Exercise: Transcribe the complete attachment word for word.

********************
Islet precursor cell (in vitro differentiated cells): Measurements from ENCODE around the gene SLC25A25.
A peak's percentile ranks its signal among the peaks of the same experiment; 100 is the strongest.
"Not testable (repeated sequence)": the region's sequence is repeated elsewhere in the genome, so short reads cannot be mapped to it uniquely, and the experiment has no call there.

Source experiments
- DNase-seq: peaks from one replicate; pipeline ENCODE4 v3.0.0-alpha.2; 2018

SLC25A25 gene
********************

Islet precursor cell (in vitro differentiated cells): Measurements from ENCODE around the gene SLC25A25.
A peak's percentile ranks its signal among the peaks of the same experiment; 100 is the strongest.
"Not testable (repeated sequence)": the region's sequence is repeated elsewhere in the genome, so short reads cannot be mapped to it uniquely, and the experiment has no call there.

Source experiments
- DNase-seq: peaks from one replicate; pipeline ENCODE4 v3.0.0-alpha.2; 2018

SLC25A25 gene